Too many unaware they carry hepatitis C virus
By Suzanne Cloud Fortune can shake your soul in so many ways. You think you'll reduce your odds of a medical catastrophe by staying in shape, eating right, and exercising. Then one day the doctor lowers the boom: Your liver is shot. The hepatitis C virus has had its way with you.
By Suzanne Cloud
Fortune can shake your soul in so many ways. You think you'll reduce your odds of a medical catastrophe by staying in shape, eating right, and exercising. Then one day the doctor lowers the boom: Your liver is shot. The hepatitis C virus has had its way with you.
When the doctor describes how you might have contracted it, a party 40 years ago comes to mind. You injected drugs. Maybe you never did it again. Maybe you did. Either way, it turns out a kid's dumb mistake many years ago could kill you at 60.
Now you are a gym rat and a vegan, and everyone envies how healthy you look. But hepatitis C is a wily and silent virus; it hides for decades, just waiting to jerk your life around, springing into lethal action when least expected.
This is what happened to a Philadelphia saxophonist nine years ago. He got a phone call from a friend. They had been young men on the music scene in 1960s New York City, they had experimented with drugs, and now this friend discovered he had hepatitis C. Luckily, he called Philly to warn the saxophonist.
The saxophonist told me, "I couldn't believe it. I'm not a drinker. Not a smoker. I felt like I was in good shape, so I didn't take it seriously. Then drummer 'Killer' Ray Appleton, who had gotten the same bad news, encouraged me to get tested and get treatment too. So I did.
"Forty-eight weeks of interferon therapy. Twice. If it hadn't been for that friend and Ray, I'd be dead now."
Doctors don't know what makes hepatitis C invisible, but it is. What the human immune system can't see, it can't kill. And while the virus hides, it multiplies over the years, quietly infecting and destroying the liver.
From 2003 to 2012, 36,259 people were reported as hepatitis C positive to the Philadelphia Department of Health, according to Alex Shirreffs, the agency's viral hepatitis prevention coordinator. Among those cases, there were 3,327 deaths (9 percent) for which hepatitis or liver cancer was listed as a primary cause. Thousands more Philadelphians are living with the virus and do not even know they've been infected.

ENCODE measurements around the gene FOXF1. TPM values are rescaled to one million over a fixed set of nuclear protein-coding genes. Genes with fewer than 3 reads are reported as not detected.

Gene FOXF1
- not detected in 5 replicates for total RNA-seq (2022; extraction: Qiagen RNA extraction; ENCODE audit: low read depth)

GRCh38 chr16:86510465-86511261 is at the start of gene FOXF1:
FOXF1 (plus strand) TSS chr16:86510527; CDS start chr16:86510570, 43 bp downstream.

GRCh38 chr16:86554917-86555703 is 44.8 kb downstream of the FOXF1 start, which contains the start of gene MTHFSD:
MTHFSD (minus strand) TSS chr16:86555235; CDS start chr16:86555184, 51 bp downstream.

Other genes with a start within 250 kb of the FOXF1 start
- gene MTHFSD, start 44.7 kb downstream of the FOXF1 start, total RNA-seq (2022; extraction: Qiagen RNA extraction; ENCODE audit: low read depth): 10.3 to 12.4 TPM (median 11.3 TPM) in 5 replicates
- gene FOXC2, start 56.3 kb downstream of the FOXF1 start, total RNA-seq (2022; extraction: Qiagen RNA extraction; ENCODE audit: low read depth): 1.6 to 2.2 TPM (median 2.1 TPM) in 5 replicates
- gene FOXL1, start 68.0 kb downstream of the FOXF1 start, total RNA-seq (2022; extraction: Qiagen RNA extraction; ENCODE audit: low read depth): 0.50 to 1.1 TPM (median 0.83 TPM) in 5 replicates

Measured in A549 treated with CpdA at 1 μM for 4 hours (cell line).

Risk factors among hep C cases reported to the Health Department include tattoos, multiple sexual partners, intravenous drug use, and exposure through medical or dental procedures. Black men are at more risk than white men, and men are at more risk than women. About 50 to 75 percent of the people infected nationwide are unaware of it, and hepatitis now kills more people than HIV.
This is serious. Philadelphia has lost two prominent jazz musicians from this awful virus in the last 10 years. How many others who don't know they're infected can only be guessed. With testing, they could be treated and live. Jazz Bridge recently surveyed musicians in the metro area, and half responded that they had never been tested for hepatitis C.
This is why Jazz Bridge is partnering with Healthy Philadelphia, Hepatitis C Allies of Philadelphia, and the Philadelphia Hepatitis Outreach Project to provide free screening, counseling, and health information. We'll be at Lutheran Church of the Holy Communion, 2110 Chestnut St., Philadelphia, from 5 to 7 p.m. today. Anyone who gets tested will be invited to stay and enjoy that evening's concert, featuring jazz singer Lauren Lark and her band, for free.
Told by his doctors that treatment had worked and he was finally free of the hepatitis C virus, "Killer" Ray Appleton said, "My life started again from there."
Celebrate life, and celebrate Jazz Appreciation Month, by joining us today and getting tested.